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The British captured the eight-square-mile Caribbean island of St. Eustatius in the Dutch Antilles on this date in 1781. The population included more than 100 Jews, mostly Sephardic traders, merchants, and slavers. They and other residents of the free-trade port played a key role in keeping the Continental Army supplied with armaments throughout the American Revolution, in deals facilitated by Haym Solomon, who negotiated bills of exchange between the American colonies and France and the Netherlands. The British attack on St. Eustatius resulted in the destruction of the island’s synagogue and the brutalization of the Jewish community — but also diverted the British naval commander George Rodney from coming to the rescue of the British fleet that would be destroyed in the Chesapeake Bay, which ultimately led to the British surrender at Yorktown, Virginia.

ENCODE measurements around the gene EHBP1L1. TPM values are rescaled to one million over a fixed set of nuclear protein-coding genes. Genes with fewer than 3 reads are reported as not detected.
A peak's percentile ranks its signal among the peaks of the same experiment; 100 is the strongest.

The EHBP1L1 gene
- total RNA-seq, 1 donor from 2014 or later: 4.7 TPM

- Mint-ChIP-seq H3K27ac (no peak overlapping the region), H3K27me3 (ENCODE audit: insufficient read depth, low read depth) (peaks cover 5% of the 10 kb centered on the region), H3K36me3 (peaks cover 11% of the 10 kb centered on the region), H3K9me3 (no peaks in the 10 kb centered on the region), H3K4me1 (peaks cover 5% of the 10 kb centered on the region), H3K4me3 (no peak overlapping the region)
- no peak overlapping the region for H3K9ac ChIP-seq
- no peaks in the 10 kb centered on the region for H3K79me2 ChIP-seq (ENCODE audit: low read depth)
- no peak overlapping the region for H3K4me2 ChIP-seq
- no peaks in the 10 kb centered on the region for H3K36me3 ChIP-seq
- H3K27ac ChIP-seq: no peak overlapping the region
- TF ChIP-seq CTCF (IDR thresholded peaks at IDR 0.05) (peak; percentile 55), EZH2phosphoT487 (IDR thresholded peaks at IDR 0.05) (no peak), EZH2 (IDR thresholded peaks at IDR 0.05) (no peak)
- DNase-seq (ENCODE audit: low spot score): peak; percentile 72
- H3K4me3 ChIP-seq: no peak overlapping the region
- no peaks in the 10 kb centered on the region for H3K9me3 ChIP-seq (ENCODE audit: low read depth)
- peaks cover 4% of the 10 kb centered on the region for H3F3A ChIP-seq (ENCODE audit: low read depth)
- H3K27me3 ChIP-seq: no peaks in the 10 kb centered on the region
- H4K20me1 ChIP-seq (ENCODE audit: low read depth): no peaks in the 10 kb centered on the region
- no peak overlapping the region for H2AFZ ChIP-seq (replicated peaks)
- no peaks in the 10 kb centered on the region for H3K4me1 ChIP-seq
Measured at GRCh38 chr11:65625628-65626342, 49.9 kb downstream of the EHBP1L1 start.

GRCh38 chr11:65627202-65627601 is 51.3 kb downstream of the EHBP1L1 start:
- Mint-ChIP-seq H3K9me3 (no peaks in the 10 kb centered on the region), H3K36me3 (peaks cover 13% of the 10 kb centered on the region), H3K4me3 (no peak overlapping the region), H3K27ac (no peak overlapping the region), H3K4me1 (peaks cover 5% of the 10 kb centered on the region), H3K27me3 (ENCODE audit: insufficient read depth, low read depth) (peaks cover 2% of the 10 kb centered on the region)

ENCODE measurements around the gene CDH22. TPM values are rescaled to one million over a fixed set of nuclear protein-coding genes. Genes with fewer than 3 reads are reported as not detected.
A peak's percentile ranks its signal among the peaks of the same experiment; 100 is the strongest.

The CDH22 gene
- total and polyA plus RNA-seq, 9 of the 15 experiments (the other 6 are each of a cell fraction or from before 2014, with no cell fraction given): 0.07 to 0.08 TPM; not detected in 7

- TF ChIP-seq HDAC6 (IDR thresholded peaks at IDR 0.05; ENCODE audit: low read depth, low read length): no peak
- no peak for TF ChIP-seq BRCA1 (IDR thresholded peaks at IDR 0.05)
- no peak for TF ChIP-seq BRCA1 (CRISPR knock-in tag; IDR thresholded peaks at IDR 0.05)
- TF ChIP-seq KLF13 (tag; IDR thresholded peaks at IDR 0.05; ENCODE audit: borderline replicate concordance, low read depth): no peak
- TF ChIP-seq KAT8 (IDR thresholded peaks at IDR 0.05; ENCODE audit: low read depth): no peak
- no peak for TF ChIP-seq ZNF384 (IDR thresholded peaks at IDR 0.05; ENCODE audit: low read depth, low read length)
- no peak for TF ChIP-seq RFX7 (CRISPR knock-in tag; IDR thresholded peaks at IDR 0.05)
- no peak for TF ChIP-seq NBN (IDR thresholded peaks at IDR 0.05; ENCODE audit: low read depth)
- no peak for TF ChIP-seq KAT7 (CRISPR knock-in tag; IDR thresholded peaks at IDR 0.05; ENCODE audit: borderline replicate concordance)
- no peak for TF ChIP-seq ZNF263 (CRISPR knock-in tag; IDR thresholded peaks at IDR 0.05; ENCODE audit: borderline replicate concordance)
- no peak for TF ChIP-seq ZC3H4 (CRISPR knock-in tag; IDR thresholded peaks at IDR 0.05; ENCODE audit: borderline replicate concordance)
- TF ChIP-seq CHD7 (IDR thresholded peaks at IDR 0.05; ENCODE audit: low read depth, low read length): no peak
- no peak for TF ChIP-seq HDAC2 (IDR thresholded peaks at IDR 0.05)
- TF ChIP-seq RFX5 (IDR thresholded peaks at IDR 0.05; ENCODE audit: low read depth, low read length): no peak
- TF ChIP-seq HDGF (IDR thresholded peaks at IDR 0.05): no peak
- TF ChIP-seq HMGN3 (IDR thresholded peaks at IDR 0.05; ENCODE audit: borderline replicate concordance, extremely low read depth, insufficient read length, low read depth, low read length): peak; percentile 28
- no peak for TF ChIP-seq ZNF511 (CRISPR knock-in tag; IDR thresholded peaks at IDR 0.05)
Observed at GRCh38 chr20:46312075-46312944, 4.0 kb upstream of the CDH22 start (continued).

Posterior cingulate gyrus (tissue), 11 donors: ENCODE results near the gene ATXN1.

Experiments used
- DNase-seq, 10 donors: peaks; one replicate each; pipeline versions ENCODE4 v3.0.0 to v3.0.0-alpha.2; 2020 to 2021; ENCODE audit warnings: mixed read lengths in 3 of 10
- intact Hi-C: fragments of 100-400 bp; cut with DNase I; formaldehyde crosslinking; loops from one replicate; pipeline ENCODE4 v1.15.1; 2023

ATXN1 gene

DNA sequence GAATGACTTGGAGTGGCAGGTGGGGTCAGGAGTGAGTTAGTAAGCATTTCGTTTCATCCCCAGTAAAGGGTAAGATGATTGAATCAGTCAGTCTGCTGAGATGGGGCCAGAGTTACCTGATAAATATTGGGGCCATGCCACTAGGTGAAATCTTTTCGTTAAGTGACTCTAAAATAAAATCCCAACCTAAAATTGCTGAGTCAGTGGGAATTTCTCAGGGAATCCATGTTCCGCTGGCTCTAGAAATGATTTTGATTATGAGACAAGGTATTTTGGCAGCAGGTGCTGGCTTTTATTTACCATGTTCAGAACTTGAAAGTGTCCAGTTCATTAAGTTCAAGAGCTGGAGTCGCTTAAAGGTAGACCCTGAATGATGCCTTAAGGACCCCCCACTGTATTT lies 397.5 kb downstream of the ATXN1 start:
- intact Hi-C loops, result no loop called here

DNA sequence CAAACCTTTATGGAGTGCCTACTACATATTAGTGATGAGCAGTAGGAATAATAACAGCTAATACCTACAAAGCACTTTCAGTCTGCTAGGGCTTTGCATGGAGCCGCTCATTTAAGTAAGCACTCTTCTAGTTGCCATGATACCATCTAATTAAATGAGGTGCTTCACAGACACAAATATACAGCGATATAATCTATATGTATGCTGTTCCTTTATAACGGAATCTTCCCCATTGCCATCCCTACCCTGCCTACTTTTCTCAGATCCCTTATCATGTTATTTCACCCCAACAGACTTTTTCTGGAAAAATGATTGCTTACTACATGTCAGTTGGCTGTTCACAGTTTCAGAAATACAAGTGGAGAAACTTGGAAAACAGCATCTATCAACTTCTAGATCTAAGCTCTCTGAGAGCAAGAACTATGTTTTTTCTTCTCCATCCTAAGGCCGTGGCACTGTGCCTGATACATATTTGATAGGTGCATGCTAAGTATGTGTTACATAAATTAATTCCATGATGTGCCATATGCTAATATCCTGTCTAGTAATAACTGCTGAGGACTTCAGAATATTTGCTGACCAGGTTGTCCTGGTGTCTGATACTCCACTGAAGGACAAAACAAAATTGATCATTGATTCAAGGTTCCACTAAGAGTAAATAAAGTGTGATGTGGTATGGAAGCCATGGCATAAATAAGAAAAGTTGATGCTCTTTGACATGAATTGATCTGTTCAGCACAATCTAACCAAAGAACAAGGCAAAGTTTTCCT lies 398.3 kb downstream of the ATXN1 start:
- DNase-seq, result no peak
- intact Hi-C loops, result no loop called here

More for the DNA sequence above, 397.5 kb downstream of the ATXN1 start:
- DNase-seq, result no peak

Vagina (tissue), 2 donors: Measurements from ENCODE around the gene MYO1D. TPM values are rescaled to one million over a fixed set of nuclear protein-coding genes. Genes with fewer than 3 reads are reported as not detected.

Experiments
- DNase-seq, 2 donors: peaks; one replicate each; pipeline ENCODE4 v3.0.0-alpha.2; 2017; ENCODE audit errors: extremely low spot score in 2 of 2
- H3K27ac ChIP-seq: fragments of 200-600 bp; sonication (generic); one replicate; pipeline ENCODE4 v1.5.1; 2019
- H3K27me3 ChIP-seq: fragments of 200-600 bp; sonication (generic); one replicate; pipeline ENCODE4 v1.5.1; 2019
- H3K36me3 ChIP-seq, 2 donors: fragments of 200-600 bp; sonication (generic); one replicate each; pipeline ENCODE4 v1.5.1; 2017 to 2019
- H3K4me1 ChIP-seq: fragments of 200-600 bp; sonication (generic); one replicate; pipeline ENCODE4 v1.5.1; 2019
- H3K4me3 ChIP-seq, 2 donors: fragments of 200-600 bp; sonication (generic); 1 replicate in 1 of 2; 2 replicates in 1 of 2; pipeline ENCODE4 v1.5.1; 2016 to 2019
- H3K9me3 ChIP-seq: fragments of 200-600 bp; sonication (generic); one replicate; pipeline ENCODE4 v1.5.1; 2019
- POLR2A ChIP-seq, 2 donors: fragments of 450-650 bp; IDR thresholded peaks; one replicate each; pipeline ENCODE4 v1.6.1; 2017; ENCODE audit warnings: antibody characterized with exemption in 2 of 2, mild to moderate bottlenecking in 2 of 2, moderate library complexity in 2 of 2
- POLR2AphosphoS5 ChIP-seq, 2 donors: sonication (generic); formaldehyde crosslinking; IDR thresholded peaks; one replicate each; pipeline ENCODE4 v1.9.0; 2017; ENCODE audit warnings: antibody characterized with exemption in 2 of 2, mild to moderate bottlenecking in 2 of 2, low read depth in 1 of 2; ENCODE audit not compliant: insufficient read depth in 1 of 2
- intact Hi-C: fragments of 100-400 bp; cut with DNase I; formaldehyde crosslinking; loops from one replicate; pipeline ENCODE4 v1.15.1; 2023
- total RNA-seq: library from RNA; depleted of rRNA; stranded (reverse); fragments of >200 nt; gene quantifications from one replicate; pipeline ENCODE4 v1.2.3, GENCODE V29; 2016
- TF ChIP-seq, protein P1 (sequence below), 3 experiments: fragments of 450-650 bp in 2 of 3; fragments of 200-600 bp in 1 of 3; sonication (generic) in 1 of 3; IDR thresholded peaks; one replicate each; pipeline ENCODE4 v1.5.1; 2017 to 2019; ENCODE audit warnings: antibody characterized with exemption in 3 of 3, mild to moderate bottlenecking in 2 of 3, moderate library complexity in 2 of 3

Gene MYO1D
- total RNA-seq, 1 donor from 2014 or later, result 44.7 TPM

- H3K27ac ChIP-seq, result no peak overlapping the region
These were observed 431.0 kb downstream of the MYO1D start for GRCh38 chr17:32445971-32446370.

“Solomon... was a Polish Jew who spoke several languages, including German. He served as George Washington’s spy among the British forces by becoming a translator for the British in passing orders to their Hessian troops. Zealous as a saboteur (he was caught helping French and American prisoners to escape and persuading Hessians to defect), he was apprehended and imprisoned by the British. He escaped... and rebuilt a fortune while putting his talents and the proceeds of his successful ventures at the disposal of members of the Continental Congress and the Revolution. The Continental Congress appointed Solomon Broker to the Office of Finance of the United States, and the French consulate appointed him Treasurer of the French Army in the United States. Solomon staked his entire fortune in support of the military effort, as did another Jewish financier, Isaac Moses, founder of the Bank of New York.” —Samuel Kurlansky